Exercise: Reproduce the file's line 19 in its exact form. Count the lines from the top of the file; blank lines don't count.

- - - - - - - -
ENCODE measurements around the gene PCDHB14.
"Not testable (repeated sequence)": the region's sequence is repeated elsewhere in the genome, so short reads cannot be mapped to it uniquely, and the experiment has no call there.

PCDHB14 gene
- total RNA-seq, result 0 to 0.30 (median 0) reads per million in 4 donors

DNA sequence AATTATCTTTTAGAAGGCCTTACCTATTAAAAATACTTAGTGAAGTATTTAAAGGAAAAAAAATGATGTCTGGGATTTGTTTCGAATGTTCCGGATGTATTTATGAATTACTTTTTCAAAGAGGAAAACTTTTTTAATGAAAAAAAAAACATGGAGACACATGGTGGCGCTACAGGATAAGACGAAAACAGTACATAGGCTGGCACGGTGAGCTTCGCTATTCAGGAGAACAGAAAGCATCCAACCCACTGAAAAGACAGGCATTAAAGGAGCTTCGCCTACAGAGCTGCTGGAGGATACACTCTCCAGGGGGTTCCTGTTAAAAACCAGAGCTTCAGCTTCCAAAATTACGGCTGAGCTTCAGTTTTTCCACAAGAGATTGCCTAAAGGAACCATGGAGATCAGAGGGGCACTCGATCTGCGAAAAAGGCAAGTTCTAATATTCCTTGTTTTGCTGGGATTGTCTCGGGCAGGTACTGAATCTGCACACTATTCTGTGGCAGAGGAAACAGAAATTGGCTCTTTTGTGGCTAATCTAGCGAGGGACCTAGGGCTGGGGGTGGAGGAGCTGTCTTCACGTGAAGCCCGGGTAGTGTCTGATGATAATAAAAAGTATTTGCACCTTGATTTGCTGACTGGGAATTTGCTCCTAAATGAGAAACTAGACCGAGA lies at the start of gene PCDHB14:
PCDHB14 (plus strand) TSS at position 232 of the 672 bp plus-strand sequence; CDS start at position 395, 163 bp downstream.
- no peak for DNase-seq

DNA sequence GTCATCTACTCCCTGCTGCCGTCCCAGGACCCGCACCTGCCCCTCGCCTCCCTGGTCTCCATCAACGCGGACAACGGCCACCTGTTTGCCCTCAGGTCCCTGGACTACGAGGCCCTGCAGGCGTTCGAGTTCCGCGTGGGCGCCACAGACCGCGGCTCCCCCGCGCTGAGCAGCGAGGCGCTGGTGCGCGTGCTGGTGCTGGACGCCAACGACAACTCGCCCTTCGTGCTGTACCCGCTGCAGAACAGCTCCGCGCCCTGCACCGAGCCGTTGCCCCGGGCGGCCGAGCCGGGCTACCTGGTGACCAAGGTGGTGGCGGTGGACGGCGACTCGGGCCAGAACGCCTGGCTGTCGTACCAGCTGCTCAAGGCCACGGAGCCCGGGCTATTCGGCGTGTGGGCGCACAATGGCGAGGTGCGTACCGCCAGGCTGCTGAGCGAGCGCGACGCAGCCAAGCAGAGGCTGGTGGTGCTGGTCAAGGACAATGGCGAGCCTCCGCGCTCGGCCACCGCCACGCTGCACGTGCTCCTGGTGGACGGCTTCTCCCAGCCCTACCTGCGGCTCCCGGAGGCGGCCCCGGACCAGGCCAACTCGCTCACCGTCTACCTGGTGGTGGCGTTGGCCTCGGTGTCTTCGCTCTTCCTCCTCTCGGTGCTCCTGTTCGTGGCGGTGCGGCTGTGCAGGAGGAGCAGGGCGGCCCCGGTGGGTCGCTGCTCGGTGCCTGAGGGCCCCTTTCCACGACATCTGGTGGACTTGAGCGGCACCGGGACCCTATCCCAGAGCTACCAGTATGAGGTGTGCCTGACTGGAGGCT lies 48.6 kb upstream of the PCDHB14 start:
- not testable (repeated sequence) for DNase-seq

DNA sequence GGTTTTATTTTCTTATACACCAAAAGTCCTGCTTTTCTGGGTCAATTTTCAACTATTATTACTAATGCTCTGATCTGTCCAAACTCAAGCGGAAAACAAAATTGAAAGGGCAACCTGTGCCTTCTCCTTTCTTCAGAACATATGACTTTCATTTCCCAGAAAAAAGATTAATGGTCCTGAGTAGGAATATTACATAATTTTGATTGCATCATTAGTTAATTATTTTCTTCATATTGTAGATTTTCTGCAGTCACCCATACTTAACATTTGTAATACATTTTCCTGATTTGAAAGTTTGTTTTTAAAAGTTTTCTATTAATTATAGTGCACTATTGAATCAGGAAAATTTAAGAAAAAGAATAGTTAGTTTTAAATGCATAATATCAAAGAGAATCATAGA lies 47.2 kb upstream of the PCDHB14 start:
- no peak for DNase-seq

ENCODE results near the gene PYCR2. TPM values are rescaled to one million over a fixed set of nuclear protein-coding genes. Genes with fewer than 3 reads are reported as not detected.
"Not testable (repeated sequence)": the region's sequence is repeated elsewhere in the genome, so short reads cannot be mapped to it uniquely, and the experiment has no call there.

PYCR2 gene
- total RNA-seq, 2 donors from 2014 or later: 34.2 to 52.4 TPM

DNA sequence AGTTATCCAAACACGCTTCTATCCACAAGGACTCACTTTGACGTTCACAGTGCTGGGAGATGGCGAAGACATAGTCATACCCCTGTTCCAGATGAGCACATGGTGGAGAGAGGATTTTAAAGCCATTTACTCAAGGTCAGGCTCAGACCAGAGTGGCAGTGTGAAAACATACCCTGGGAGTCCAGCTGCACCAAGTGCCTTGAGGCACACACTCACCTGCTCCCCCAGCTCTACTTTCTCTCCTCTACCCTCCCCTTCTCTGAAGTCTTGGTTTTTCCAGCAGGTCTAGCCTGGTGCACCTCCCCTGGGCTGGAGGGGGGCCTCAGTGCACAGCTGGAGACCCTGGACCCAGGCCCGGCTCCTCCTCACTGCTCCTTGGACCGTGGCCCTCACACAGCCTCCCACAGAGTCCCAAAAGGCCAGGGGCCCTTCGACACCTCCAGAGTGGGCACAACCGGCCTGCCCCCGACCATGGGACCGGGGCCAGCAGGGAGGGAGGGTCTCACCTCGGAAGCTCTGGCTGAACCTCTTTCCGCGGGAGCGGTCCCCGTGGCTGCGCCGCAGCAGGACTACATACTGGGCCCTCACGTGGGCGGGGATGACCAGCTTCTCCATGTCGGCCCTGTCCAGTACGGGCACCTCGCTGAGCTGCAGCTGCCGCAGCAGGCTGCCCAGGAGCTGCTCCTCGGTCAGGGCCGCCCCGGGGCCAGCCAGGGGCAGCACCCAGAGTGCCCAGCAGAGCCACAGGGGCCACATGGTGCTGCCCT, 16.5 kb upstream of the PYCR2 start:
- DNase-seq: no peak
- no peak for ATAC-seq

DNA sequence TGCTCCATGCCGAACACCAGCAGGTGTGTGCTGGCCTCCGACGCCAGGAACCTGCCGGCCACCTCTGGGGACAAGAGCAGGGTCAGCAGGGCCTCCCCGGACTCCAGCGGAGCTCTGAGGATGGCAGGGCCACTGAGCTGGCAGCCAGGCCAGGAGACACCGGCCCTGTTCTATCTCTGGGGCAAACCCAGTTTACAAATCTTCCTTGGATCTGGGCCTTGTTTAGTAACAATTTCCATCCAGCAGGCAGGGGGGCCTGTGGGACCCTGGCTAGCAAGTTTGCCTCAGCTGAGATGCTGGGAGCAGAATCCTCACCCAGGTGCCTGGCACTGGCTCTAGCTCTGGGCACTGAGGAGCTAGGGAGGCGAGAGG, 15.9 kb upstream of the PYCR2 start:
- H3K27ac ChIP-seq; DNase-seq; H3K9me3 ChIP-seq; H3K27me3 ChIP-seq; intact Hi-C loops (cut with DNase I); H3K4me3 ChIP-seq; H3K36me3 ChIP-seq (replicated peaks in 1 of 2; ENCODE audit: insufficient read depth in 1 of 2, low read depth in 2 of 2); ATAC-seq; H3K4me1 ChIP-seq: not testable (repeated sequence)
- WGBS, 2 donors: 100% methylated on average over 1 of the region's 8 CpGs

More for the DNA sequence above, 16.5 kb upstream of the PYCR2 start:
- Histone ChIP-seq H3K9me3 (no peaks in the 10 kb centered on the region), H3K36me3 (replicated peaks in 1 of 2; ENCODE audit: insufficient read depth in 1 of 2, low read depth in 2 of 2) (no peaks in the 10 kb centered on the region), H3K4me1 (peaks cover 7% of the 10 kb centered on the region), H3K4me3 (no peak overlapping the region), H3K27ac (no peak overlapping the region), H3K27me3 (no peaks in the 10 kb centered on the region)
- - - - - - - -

DNA sequence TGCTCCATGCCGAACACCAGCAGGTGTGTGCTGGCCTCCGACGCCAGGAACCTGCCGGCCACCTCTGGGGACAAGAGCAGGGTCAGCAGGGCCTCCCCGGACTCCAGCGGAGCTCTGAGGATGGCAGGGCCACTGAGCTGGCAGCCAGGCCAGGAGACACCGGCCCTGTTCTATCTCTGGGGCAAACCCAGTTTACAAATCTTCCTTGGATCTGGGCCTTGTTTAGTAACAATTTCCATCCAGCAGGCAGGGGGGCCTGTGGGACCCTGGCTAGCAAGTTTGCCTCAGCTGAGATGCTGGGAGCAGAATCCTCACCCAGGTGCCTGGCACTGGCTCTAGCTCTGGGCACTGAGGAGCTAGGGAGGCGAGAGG, 15.9 kb upstream of the PYCR2 start: